What should we teach our children? Well certainly the National Curriculum hasn't lived up to its promise, though we probably needed one. What we have is rigid in its methods of teaching while outside school hours kids can take in whatever they please from a largely unregulated media. Paradoxically, the content that's so grindingly taught is slavishly related to what's likely to appeal to them once they've gone home.
In state schoolspupils in Arts and Humanities at leastare given what they are expected to enjoy, based on the kinds of activities that are believed to be their preferred way of life. Thus book have to be easily read, racy, trendy and appeal to their ambitions to acquire money and possessions, to copy their hollow idols and to enjoy without effort.
Classics are largely avoided because they require pupils to think and form reasoned judgements, to imagine what they cannot see. Music Lessons encourage children to ape the popular tunes of the day; they're given a keyboard to play and told they're composing. Listening to classics is out for the same reason that good literature is out, and only those with parents who can afford it are given instrumental tuition.
These days a child is taught to read (if s/he's lucky) and then, having acquired the skill, given little to stimulate his/her desire for literature. Vocabulary in set books must not stetch, grammar and punctuation must not matter, content must reflect the status quo of the child who relies on visual images and seeks to emulate the characters within. Grammar is taught but superficially and half-heartedly. Obviously it's there in their books and relatively accurate, but attention is not drawn to it. Clause analysis may have been too severely hammered into children's minds years ago, but still a degree of understanding of how a sentence works is necessary, so long as it underpins and is related to what they read and write. As it is, the average school-leaver is content to know how to send "txt" messages.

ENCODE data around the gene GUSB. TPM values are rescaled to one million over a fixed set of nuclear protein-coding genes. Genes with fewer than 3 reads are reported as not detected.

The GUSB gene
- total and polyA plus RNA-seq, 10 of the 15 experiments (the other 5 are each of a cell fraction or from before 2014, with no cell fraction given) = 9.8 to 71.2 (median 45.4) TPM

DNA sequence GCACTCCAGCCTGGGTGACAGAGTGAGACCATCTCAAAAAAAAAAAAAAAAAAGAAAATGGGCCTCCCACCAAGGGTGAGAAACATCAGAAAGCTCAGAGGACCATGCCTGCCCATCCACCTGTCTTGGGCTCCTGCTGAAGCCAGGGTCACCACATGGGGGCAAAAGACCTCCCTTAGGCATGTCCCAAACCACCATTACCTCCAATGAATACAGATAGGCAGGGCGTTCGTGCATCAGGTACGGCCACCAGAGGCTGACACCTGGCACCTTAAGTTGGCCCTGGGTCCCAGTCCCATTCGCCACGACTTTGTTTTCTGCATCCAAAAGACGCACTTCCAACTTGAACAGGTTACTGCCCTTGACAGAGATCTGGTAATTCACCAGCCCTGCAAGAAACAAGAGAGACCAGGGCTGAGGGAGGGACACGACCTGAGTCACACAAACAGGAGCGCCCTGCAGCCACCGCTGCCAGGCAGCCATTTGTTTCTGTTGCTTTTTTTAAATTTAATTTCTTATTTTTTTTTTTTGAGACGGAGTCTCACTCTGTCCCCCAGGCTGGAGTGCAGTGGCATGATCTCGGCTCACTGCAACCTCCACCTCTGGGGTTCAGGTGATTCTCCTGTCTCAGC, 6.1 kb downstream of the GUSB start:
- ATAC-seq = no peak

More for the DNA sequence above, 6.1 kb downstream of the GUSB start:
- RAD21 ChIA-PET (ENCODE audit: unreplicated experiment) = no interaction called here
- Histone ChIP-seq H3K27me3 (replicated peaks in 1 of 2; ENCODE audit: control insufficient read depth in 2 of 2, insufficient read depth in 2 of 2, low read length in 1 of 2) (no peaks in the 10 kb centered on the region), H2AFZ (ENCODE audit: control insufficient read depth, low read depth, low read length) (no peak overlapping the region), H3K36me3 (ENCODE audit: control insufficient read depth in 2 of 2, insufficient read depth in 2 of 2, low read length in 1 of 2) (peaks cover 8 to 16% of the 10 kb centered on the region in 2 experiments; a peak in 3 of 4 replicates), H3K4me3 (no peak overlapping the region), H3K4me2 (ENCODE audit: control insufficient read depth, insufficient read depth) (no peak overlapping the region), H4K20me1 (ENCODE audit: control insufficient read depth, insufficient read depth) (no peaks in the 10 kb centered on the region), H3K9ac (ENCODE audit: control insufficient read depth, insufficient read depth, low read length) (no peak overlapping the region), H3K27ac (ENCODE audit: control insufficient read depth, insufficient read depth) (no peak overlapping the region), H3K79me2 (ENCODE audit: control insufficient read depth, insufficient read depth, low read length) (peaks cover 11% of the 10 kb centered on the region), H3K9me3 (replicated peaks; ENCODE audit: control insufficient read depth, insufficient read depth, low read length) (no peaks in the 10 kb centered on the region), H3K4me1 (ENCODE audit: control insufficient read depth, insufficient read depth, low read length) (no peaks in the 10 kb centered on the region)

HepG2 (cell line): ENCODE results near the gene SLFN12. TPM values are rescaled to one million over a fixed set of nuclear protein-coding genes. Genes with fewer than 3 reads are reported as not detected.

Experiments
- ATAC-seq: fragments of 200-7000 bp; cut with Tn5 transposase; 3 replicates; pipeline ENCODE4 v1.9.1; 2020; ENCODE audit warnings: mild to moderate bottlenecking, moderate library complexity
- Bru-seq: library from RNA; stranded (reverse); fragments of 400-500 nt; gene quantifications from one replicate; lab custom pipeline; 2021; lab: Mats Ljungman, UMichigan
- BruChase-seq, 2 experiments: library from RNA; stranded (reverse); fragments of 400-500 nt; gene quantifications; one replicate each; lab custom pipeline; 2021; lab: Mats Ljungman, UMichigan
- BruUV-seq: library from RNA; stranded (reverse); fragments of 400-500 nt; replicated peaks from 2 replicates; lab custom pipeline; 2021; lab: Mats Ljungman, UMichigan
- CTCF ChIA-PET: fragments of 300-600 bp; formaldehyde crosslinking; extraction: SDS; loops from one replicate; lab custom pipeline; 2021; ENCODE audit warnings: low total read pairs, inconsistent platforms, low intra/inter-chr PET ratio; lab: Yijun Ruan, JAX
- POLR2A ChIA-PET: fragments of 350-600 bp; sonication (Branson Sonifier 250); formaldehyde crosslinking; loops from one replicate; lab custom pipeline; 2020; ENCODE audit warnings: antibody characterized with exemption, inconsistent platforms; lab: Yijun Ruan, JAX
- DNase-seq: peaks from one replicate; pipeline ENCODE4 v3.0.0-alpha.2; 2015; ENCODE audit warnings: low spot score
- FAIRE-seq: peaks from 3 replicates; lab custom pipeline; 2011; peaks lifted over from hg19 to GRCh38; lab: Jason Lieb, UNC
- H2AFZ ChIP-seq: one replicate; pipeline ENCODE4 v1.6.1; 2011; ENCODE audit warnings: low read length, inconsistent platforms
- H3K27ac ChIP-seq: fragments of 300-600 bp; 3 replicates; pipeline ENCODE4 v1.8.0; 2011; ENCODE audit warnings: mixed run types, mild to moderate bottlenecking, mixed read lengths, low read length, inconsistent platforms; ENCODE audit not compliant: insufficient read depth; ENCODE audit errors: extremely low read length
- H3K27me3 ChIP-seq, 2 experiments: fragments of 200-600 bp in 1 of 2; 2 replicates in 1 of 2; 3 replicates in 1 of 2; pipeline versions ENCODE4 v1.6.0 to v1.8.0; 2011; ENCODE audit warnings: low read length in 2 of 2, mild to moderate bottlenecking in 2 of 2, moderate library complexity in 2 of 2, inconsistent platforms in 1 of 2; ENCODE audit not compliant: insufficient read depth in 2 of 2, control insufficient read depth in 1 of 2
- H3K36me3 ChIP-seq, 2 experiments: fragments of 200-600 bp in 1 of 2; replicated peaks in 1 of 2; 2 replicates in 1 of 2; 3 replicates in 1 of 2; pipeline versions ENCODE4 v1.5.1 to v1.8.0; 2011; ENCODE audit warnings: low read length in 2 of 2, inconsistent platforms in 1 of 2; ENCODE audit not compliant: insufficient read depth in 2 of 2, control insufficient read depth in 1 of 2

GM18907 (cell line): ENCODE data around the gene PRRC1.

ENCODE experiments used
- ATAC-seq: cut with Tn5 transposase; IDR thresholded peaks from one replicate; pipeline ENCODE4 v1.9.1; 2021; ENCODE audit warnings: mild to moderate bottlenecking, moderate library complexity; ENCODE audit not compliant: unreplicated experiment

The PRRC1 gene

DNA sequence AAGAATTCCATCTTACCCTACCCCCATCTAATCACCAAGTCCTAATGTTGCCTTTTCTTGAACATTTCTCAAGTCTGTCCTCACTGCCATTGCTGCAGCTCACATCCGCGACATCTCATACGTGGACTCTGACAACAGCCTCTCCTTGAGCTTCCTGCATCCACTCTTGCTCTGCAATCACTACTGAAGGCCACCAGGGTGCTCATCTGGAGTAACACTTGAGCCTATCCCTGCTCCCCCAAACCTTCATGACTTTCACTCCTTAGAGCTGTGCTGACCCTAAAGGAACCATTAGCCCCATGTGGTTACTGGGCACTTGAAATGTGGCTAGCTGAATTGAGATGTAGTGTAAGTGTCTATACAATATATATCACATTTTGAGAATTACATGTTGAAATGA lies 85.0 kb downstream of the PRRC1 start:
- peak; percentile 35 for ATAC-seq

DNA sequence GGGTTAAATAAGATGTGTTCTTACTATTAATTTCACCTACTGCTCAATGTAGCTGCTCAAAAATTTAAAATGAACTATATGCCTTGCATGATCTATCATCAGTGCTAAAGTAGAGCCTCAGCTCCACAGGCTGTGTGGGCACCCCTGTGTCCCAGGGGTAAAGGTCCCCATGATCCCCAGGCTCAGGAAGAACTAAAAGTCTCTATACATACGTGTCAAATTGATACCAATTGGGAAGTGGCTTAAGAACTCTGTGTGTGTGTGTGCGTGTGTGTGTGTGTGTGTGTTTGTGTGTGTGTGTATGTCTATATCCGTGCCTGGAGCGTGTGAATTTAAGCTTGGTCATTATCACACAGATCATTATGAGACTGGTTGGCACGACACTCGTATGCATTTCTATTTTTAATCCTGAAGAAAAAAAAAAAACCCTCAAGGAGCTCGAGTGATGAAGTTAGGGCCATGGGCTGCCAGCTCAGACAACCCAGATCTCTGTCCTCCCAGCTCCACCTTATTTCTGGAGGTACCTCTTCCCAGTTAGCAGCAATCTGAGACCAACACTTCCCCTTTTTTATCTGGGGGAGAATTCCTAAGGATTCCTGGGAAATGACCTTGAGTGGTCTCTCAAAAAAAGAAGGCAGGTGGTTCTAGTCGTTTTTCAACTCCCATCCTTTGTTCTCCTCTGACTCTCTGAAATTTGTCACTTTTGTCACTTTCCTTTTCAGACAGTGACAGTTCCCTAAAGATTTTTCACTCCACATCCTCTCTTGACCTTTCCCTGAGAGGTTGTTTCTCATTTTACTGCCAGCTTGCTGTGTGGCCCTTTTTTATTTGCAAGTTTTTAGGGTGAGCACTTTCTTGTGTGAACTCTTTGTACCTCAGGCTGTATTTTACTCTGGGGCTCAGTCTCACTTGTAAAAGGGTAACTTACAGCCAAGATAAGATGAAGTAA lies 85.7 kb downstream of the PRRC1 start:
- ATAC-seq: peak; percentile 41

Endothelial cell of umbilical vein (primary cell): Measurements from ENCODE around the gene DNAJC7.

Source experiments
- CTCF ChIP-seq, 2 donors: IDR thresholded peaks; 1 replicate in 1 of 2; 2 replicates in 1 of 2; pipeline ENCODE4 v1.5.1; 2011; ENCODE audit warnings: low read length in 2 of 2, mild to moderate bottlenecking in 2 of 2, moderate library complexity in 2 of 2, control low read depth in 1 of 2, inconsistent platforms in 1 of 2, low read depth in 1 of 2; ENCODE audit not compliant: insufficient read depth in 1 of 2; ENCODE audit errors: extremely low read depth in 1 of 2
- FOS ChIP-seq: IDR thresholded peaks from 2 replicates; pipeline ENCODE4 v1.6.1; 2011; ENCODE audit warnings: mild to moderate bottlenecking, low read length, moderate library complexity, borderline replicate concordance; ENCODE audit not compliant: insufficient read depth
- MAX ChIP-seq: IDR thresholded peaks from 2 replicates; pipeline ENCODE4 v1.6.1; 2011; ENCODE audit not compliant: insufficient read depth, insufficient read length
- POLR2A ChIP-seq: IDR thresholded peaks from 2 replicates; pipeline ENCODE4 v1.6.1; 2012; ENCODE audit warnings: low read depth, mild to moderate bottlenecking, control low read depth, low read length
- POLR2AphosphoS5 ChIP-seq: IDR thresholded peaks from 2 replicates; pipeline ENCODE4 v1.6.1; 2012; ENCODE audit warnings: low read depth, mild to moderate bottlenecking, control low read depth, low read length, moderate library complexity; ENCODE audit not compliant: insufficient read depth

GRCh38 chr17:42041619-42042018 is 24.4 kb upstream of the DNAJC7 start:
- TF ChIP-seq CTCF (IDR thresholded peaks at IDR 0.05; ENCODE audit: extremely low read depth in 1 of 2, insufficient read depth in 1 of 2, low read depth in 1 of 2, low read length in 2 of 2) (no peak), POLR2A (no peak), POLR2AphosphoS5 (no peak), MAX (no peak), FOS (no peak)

Children don't lack imagination, but it rarely departs from what they see on TV or in computer games, and these are nearly always centred on acquisition and violence. Good children's literature is still being written but it means little to readers unless it's served up like the inferior stuff isin TV plays or filmsand so one brand is confused with the other, and corrupting the good is much more often the result than improving the bad. Even drama, as a school subject, doesn't help matters. Pupils never read good plays outside text books, they're told to improvise from their own experiences, again overwhelmingly influenced by the visual media.
School choirs and school orchestras, except in exceptional state schools, are rare now. Instrumental tuition is not funded and there are not enough pianist teachers to introduce children to musical structure; music played in assemblies is almost never classical or jazz. "Classical" is a dirty word, regarded with derision or accused of causing a headache. You can't expect a child to compose without theoretical knowledge, just as you need grammar to enable them to write creatively. Theory can't be taught without a teacher who knows the stuff himself and can introduce examples of recorded music or play chords on the piano to illustrate lessons.
Teachers can't be blamed for all this, and there aren't enough of them anyway; far more need to be employed and paid for out of the taxes from obscenely paid business giants, sports stars and celebrities. No, teachers mostly grew up with the same educational experiences as their pupils. Teachers and their employers are dominated by the commercial worldbut they don't have to submit to it. No one, unfortunately, can stop the continuous blast of the modern media, but perhaps children could be protected from it during their school years.
Time after school could be devoted to the introduction of good literature and musicand art. Of course this would have to be in a relaxed atmosphere; any follow-up would have to be confined to lessons earlier in the day. Unfair to overworked teachers? Of course, but there are plenty of retired and other interested parties who could be paid to oversee these sessions without needing teaching qualifications. Voluntary attendance could be extended to weekends and holidays.
Rescued from a diet of violence and pap, children could begin to aspire to appreciation of the arts rather than setting their sights purely on ambitions to acquire money and material goods. Many would also aspire to become creative themselves. Such experiences would inspire justice, humanity, care for the environment and peace.